Sullivan Kent and Jor-El
Disclaimer: These characters belong to the CW and DC Comics, not to me.
A single thread in a tapestry
Through its color brightly shine
Can never see its purpose
In the pattern of the grand design
And the stone that sits on the very top
Of the mountain's mighty face
Does it think it's more important
Than the stones that form the base?
So how can you see what your life is worth
Or where your value lies?
You can never see through the eyes of man...
-The Prince of Egypt, "Through Heaven's Eyes"
It wasn't every day that Sullivan Kent heard disembodied voices speaking to him.
In fact, it had never happened before now. Good thing, too. He liked to think he was pretty sane, and hearing a voice speaking out of emptiness, echoing in this vast space, kind of creeped him out.
Sully dialed up his superhearing a bit, and confirmed that there was nothing in this giant glowing ice sculpture except him. He couldn't even hear the telltale hum of machinery. The place was vacant.
And yet he'd definitely heard a voice.
Maybe it was time to recheck the sanity thing.
"Uh... hi?" he said tentatively.
The voice spoke again. It sounded like the voice of God, or at least the way Hollywood movies imagined God would sound-- stern, deep, and British.
"Welcome home," it said again. "I am pleased that you have finally made your way here."
Not his imagination, then. It was real. Cautiously, he made his way further into the structure.
"Um, what exactly is this place?" he asked the voice as he paced through the icy columns.
"This was your father's Fortress of Solitude," it intoned. "But now it has passed to you."
Sully remembered Batman's voice: Your father's Fortress of Solitude, in the Arctic. There you will find a repository of information, about your father as well as his people.
Which still told him diddlysquat, really. He'd kind of expected alien technology to look sleek and metallic and state-of-the-art, maybe an underground James Bond kind of thing with banks of computers. Instead, the place looked, well, primitive, as if someone had hewn out massive chunks of ice and erected the structure by hand. It was really huge, but not exactly high-tech.
"And you would be?"
The voice spoke solemnly. "Your grandfather."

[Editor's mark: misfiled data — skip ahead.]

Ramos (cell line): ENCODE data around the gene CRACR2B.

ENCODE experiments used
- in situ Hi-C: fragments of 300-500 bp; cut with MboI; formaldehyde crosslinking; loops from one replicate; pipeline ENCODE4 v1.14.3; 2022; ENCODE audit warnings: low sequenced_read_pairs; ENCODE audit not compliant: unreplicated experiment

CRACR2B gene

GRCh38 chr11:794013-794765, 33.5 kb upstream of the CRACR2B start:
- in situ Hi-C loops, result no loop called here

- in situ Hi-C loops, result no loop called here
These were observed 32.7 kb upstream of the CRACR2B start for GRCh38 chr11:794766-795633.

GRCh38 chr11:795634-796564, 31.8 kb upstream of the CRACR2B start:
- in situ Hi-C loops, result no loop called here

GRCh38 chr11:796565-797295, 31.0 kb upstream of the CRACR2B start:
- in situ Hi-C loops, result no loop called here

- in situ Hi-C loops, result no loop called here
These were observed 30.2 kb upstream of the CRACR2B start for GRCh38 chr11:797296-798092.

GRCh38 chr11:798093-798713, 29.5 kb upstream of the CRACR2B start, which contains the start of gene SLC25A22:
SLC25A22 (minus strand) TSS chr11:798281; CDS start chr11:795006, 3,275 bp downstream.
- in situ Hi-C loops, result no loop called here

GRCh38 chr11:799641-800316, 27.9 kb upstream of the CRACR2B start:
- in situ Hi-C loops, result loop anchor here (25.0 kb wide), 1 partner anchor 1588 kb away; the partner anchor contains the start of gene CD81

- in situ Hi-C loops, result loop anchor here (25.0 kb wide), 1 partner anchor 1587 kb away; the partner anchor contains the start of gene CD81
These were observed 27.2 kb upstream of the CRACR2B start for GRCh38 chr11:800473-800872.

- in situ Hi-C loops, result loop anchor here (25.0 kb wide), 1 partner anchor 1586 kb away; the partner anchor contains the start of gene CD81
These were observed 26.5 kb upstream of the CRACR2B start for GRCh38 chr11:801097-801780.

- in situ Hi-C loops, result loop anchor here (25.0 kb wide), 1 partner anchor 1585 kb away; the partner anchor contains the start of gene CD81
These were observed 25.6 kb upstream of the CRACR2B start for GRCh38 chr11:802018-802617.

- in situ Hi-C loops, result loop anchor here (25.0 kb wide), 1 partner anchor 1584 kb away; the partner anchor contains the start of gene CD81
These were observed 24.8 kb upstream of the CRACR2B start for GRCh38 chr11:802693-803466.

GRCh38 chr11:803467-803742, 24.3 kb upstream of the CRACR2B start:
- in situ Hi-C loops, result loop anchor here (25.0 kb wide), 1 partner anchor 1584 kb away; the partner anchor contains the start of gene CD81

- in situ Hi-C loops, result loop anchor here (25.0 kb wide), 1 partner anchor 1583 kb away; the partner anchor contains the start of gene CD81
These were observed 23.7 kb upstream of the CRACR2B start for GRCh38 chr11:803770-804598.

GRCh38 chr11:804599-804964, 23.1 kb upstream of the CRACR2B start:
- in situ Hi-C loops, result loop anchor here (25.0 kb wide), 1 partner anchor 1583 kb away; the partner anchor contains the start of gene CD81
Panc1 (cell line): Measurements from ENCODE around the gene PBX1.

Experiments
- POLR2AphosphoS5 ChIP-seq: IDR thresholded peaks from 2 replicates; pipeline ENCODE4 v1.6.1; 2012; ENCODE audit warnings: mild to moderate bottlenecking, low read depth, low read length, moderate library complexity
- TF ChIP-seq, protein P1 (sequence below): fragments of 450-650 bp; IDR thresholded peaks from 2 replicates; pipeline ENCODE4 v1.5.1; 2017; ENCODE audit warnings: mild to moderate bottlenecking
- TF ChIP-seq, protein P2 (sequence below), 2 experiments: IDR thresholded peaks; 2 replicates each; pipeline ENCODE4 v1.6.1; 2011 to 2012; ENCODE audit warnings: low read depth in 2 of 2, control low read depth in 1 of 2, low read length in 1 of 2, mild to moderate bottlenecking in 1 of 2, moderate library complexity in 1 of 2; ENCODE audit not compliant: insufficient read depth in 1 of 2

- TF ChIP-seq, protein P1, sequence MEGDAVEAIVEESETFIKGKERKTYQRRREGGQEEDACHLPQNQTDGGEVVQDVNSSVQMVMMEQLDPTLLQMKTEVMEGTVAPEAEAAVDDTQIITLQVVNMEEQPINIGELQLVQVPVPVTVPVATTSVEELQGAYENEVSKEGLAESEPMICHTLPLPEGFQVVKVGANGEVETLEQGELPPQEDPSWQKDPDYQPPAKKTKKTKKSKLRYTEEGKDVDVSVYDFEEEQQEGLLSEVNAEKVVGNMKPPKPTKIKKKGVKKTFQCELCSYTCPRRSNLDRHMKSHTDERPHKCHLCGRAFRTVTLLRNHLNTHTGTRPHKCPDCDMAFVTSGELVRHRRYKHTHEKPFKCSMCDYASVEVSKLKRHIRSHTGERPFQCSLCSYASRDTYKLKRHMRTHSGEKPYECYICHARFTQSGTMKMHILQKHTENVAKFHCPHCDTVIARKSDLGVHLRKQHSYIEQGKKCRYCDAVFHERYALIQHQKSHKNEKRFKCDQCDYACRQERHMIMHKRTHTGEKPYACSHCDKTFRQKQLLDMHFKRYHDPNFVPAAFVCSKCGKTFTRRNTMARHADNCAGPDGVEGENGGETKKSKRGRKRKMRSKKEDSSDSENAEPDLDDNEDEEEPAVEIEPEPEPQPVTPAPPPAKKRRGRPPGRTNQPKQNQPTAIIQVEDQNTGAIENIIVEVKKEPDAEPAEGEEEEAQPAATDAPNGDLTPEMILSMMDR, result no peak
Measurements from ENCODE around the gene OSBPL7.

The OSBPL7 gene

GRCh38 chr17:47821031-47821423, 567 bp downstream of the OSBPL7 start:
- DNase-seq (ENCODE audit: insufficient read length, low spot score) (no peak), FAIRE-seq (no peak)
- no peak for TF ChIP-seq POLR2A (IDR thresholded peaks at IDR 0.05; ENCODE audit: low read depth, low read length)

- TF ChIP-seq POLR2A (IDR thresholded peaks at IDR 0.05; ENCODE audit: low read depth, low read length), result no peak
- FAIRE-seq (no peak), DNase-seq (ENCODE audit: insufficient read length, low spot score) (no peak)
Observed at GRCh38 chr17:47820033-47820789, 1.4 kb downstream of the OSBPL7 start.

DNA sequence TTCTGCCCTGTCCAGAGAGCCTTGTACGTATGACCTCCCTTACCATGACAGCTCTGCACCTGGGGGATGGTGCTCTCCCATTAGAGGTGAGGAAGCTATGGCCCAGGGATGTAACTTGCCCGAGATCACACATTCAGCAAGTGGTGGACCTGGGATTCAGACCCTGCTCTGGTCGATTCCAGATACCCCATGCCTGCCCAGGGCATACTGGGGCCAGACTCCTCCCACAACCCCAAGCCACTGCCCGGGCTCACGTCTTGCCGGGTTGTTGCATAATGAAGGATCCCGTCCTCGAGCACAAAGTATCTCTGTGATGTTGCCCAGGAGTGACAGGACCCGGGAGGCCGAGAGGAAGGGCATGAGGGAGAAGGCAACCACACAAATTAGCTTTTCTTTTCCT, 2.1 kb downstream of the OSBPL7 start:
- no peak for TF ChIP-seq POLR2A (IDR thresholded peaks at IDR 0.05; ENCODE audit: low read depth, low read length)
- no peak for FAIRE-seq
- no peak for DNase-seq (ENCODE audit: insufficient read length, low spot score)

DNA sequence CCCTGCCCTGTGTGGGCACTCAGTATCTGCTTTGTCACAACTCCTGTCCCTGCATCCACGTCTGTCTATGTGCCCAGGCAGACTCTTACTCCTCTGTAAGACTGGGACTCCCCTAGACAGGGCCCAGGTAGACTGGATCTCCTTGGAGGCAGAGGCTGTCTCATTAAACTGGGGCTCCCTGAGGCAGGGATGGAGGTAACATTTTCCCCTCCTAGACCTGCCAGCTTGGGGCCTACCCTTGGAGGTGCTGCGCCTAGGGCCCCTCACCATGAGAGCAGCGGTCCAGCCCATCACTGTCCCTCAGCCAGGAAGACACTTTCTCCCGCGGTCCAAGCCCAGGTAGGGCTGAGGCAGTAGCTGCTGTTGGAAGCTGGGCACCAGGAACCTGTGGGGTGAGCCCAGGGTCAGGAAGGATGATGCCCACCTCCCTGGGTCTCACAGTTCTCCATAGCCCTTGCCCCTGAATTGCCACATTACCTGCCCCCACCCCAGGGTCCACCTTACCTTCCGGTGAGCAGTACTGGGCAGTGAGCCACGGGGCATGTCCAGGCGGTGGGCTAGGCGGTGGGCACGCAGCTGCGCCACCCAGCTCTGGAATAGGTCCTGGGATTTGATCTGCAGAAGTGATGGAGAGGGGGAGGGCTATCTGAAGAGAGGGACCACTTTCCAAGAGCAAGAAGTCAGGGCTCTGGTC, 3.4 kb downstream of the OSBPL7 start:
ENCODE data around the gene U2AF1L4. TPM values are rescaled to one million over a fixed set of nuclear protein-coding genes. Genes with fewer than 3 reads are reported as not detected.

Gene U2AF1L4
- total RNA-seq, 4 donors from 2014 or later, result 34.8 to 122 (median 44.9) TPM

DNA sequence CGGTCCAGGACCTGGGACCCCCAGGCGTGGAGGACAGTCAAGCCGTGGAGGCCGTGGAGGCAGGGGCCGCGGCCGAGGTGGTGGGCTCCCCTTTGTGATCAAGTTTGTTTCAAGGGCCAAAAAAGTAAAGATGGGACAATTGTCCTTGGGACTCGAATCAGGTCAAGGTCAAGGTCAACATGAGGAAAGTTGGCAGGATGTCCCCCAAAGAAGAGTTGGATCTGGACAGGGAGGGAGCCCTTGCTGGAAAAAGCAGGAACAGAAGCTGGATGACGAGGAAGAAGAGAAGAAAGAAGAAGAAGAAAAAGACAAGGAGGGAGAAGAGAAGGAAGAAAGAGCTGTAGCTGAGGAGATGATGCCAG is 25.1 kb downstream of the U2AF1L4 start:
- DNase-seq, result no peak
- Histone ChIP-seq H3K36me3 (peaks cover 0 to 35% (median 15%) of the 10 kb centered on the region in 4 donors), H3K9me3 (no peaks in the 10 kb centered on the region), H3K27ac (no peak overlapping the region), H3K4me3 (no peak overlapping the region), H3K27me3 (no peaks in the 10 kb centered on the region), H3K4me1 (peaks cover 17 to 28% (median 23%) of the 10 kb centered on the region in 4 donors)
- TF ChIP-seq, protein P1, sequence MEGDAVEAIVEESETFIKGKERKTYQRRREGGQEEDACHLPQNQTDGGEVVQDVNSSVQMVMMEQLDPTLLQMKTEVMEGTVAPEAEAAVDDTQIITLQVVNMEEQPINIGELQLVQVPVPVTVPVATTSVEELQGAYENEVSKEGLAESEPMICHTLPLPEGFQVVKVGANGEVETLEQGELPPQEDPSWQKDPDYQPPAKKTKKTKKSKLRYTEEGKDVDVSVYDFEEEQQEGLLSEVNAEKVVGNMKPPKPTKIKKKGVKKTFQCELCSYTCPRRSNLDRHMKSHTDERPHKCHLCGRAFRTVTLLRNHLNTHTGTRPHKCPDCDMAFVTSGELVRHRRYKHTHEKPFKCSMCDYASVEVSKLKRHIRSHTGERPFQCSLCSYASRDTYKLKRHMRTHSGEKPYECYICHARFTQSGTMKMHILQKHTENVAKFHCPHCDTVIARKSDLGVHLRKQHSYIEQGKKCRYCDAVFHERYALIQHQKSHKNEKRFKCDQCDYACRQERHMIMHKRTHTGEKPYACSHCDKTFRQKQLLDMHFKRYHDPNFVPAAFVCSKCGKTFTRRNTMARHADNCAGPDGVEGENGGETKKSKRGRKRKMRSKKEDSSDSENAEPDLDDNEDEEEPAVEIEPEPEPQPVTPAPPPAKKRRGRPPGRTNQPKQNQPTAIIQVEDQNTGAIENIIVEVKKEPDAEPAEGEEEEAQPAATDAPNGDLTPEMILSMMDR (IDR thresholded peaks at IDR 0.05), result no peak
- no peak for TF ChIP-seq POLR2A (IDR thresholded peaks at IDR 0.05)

Sully jerked to a startled halt and stared upward. "My what?"
"I am your father's father, Jor-El. Or rather, a copy of him."
"A copy." Sully thought about that. "Like a clone?"
"An artificial intelligence," the voice answered. "I possess the original Jor-El's memories and will. I was designed to teach your father everything he needed to know in order to help this world."
Sully suddenly remembered his dad's wry words: There's no such thing as a superhero major.
Except, apparently, there was. Evidently he was standing in the hallowed halls of Superman University.
"So you taught my dad... what?" He walked further into the structure, looking around. He still didn't see a thing that made him think of James Bond. He just saw a whole lot of ice-- or was it crystal? Either way, it sure didn't look futuristic. "About his world? About his powers?"
"Both," the AI answered. "Although he refused to spend an adequate amount of time here. He would only come here on occasion. Had he taken the full training, he would have been able to do more. I hope that you will agree to the full training."
Sully squinted suspiciously at the icy walls. If his father hadn't been willing to do it, he wasn't sure why he should be. Except, well, his dad had been Superman, and he... wasn't.
He could probably use all the help he could get.
"How long would the full training take?" he asked, tentatively.
"Approximately three years."
Sully's mouth fell open, and he stared at the walls. "Are you shitting me?"
"I am unfamiliar with that idiom," the AI intoned.
From its cool tone, Sully had the feeling that it was perfectly familiar with the idiom, but was informing him that it didn't care for the rude language. Well, screw it. He wasn't going to worry about offending a machine.
Still, this was his grandfather. Sort of.
"I mean.." He tried for a politer tone. "There are all these people who need me." He waved a hand in the air, underscoring his point. He'd picked up the habit of talking with his hands from his mom, who waved her hands so ferociously when she talked that when she got excited, sometimes people around her had to duck to avoid a black eye. "And they need me now, not three years from now. I can't sit around on my ass for three years."